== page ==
Over on Salem Breakfast on Bikes, a must-read blog for anyone who cares about transportation and land use issues in our city, there's an interesting comment conversation.
It is on this post about the City of Salem's proposal to spend $70 million plus on a new police facility on Civic Center property and seismic retrofitting of some or all of the Civic Center.
The Breakfast on Bikes blog administrator chimed in with some comments and questions of his own.
Geoff James, an architect involved with Salem Community Vision (recently formed group that seeks more and better community input into decisions that affect our city's livability and prosperity), responded to those questions.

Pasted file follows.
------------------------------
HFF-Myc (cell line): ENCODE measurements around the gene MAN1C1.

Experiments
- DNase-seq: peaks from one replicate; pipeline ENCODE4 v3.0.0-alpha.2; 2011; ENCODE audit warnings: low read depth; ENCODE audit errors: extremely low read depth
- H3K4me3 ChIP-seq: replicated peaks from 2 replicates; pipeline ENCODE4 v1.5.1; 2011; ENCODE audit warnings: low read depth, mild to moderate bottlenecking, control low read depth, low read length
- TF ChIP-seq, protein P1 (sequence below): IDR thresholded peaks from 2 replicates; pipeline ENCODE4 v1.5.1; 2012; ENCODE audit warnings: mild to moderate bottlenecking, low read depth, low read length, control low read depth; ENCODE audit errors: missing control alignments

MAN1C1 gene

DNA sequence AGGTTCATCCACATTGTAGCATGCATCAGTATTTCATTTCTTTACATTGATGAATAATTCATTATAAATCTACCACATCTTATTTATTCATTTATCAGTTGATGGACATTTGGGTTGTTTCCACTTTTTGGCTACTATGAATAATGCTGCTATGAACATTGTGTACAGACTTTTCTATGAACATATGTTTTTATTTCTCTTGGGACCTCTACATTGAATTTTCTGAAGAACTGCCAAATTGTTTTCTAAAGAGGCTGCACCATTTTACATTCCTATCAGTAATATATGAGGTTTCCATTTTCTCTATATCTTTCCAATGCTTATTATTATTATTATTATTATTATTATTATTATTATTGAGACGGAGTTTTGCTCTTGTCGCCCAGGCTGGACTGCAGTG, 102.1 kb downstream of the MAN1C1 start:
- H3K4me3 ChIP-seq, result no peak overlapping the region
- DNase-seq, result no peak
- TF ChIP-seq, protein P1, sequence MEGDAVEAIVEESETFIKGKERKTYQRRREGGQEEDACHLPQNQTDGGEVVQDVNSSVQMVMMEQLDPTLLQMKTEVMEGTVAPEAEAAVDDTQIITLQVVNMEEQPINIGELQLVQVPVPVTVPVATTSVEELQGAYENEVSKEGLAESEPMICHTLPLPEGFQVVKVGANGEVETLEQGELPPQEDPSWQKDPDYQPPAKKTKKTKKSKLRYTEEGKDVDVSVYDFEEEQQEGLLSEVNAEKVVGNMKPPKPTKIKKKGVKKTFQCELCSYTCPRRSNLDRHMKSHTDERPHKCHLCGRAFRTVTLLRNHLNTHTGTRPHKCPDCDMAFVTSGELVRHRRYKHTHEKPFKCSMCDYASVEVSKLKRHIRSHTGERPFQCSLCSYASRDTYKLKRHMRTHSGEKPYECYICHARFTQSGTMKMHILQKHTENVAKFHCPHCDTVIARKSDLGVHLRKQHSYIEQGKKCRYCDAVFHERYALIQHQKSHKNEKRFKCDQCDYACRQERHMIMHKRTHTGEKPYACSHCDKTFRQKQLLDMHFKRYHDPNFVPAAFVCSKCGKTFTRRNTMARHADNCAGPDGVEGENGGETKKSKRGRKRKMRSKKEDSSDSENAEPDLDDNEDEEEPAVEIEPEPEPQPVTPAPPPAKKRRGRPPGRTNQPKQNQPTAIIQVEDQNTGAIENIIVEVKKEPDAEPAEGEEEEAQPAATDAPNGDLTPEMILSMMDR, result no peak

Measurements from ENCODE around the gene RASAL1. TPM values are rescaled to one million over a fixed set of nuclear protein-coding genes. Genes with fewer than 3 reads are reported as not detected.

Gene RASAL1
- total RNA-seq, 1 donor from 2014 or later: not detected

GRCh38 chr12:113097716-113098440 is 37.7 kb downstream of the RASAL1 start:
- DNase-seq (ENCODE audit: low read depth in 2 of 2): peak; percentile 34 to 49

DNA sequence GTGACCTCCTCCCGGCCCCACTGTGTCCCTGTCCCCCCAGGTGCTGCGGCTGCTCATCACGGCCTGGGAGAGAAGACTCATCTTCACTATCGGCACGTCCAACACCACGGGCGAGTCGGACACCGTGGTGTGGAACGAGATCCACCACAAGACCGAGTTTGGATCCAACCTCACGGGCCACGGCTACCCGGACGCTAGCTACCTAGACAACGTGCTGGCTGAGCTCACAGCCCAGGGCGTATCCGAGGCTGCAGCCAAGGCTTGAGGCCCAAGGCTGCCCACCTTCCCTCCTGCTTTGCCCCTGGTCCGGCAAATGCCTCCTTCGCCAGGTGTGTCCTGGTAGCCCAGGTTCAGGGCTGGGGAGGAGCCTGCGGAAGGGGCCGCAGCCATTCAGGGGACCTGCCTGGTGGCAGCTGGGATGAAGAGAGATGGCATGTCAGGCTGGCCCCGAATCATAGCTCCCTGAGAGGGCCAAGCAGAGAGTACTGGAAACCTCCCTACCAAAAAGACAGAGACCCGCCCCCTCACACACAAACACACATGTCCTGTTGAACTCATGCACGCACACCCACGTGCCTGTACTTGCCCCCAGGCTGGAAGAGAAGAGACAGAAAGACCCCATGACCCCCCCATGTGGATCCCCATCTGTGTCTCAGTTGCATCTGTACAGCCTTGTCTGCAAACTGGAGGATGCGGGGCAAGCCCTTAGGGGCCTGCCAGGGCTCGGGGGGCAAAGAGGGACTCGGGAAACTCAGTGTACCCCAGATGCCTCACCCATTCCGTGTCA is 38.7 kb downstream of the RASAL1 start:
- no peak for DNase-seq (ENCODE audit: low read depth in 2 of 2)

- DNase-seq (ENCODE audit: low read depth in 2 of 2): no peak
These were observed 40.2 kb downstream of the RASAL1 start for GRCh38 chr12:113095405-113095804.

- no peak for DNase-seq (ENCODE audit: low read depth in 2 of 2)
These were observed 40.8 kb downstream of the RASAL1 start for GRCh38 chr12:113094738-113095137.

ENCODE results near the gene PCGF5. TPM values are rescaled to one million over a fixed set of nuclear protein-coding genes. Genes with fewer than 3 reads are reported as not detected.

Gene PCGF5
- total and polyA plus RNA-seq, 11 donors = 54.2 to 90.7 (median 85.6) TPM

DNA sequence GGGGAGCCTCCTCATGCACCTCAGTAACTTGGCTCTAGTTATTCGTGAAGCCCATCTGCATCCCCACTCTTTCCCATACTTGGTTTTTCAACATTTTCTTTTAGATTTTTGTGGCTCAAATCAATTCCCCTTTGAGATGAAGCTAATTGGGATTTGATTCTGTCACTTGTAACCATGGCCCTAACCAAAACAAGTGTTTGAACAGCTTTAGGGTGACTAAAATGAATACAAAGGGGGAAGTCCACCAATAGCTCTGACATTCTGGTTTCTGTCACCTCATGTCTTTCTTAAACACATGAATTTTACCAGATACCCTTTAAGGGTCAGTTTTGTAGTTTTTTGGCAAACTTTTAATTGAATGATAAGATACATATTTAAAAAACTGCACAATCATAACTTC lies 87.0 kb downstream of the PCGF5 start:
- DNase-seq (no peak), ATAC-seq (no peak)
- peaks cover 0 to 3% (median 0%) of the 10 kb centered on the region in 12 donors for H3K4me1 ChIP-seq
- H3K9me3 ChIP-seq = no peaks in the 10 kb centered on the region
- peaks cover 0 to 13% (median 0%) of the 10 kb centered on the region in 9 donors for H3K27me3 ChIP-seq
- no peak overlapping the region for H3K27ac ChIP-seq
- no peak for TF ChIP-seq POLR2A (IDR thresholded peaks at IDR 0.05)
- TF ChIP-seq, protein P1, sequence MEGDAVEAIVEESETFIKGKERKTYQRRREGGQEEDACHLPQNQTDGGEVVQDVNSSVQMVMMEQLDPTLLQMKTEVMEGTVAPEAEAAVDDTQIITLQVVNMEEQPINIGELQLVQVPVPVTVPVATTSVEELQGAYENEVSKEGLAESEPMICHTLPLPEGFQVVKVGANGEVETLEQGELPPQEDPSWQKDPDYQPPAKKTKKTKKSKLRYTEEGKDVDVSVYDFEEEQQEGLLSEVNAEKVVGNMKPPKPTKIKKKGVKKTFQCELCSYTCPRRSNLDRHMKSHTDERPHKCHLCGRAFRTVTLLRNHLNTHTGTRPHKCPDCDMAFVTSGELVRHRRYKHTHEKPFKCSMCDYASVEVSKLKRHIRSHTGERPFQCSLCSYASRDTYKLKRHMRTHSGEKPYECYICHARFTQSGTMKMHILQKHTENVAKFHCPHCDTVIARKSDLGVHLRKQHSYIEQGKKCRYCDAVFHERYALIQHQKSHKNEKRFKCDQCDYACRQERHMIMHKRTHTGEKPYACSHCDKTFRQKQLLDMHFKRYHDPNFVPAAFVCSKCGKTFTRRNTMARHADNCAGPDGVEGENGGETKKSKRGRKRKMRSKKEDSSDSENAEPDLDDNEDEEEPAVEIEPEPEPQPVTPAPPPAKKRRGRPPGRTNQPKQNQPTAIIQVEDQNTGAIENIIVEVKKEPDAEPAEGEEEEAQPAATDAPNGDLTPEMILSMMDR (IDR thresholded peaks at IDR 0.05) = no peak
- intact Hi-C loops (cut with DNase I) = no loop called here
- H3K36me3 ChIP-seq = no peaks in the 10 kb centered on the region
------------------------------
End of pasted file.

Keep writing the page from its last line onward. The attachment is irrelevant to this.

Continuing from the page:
Here's James' response, mildly edited to correct typos and formatted to improve readability. This is a good overview of the issues that Salem's citizens need to be involved in considering as discussion of the City's bond proposal moves forward.
As one of the Salem Community Vision team, I actually agree with many of your points. Salem Community Vision is for a new police facility, just not for a palace forced onto the Civic Center lake [Mirror Pond].
It's very expensive, because of the underground parking garage, the displacement of the council chambers, and we lose all our trees and open space.
We are not in a fight with the City: we just wish they would change their expensive plan so that a bond measure will pass. Their $70 million plan will go down to defeat, and we want a new police facility and the seismic [retrofitting] to happen.